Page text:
Hlinka Man of the Hour

Jaroslav Hlinka, brought over from the Czech Republic by Milan Hedjuk this summer, is turning out to be the find of the century. And in the very least, the press department. James Mirtle and Paul Kukla both point to a Denver Post article about him, and the vast majority of Avalanche fans who have asked me anything about the team have been curious about him. Aside from winning the Czech scoring title, he is a hell of a deal at $600,000 on a two way contract (can be moved down for less money to Cleveland Lake Erie if needed). So, how did he get here? From the Denver Post:

Jaroslav Hlinka kept waiting for someone connected to an NHL team to ask him if he wanted to try the North American pro game. He wasn’t claimed when he was draft-eligible. He played parts of 10 seasons in the Czech pro league, parts of three seasons in Switzerland, one year in Russia and has appeared in six World Championship tournaments with the Czech Republic’s national team.

And still, he waited.

See, maybe it’s just me, but with all the emphasis put on the North American player, and the ease at which they are scouted, it’s way too easy to overlook gems like this. I may be putting the horse before the cart (wait, isn’t that how it works?), since Hlinka hasn’t really proven himself in the regular NHL season, but in the ‘insignificant’ pre-sesason, he has 6 assists, which leads the Avalanche. Points wise, he is showing up on the top 20 leader board (along with three other Avalanche), so given the impact he is having, and the impact the pre-season is having on the regular season (can you say head injury, boys and girls? I knew you could), it’s likely he will either be on the opening night roster, or will be one of the first call-ups from the Monsters.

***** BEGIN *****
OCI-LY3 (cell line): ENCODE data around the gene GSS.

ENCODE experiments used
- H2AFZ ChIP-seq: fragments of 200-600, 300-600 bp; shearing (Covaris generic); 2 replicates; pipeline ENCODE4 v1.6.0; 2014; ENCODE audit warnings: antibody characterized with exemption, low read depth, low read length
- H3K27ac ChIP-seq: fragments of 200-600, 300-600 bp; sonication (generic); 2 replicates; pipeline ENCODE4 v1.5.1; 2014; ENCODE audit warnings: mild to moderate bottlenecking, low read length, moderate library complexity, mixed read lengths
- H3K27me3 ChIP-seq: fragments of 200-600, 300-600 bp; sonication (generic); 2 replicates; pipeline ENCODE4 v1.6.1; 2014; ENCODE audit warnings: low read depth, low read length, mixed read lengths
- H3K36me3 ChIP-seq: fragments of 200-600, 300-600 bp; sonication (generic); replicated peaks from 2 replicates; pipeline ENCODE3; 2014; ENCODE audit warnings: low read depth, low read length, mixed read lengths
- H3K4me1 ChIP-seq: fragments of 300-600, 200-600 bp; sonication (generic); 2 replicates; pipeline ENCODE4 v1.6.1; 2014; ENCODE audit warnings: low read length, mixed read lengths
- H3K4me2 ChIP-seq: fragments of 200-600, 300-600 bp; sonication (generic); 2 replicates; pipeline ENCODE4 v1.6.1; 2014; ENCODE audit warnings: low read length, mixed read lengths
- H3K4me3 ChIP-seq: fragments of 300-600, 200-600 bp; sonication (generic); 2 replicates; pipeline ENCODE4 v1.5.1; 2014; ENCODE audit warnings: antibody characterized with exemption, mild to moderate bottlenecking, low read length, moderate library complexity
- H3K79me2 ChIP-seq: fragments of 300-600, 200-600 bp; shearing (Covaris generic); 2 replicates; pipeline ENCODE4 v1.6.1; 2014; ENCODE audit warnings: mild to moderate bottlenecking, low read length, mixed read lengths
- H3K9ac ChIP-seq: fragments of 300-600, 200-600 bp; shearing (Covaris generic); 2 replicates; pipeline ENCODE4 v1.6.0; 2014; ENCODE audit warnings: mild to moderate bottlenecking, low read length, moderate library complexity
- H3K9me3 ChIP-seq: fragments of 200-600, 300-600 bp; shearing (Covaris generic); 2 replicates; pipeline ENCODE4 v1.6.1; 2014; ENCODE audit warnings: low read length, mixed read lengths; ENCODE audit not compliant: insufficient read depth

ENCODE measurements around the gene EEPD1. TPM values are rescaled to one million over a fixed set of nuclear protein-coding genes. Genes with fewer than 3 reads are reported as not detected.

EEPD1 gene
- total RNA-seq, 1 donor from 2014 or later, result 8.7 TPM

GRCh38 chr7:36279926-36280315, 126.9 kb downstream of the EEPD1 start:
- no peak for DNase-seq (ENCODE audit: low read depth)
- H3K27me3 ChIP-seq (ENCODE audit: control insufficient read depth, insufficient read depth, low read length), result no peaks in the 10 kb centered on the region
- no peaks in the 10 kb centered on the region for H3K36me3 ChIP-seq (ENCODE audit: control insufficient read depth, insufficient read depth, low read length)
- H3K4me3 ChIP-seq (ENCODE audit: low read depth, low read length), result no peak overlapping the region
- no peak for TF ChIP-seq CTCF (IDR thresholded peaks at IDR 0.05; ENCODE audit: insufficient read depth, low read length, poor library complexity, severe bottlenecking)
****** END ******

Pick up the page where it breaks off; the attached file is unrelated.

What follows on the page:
And frankly, how would you treat the Czech scoring leader? If you have an undrafted thirty year old player with ability on the cheap, are you going to send him down to the AHL, just to see him get fed up with the minor league lifestyle, and head back home? Or worse, take a contract with another team and light up your red light? These are some of the factors that have to be weighting on Coach Q and Francois Giguere right now, as they are making the final cuts to the Avs roster. There are no easy answers right now, but given his displayed ability and his low cost, Hlinka is making the decision easier / harder on the Avs. Again, from the Denver Post:

It can be tricky, so it all seems to indicate Hlinka and rookie center T.J. Hensick likely will be on the active roster for opening night. Hlinka’s six assists lead the team in the preseason, and he and Hensick are the only Avs to play in all five games so far. Hlinka said of the transition: “Of course, this is faster. There is more contact. But hockey is just one sport.”

Just one sport. Wow. I’m sure there are some parts of that sentence getting lost in translation, but what a bad-a$$ statement. And what did it take to get Hlinka to the Avalanche?

The Avs scouted Hlinka at the world championships, and also asked Colorado winger Milan Hejduk about him.

“I told them he was a great player, a great playmaker,” Hejduk said. “We played against each other in juniors. We played together a couple of times on the national team. He was always a really good player, so it’s kind of amazing that he wasn’t drafted. Sometimes, I guess, guys can be kind of hidden.”

Thank goodness the Avs found him.

The vitals:

Jaroslav Hlinka, No. 17

Position: Center.

Shoots: Left.

Height: 5-feet-10. Weight: 185 pounds.

Born: 1976, in Prague, Czech Republic.

Background: Hlinka has spent his entire career playing primarily in the Czech Republic league, in addition to stops in the Swiss and Russian leagues. He was a member of Czech Republic’s world championship teams in 2006 and 2007 and compiled six points in nine games and seven points in seven games, respectively.

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  1. One thing to note about Hlinka’s totals last season was that the Extraliga stopped awarding second assists.

    That’s right, all of his assists were primary, and he lead the league by a country mile.

    He would be wasted on the 4th line and I don’t think he’d want to stick around in the AHL when he could be a star in Europe.

    I’m curious to see what happens with him

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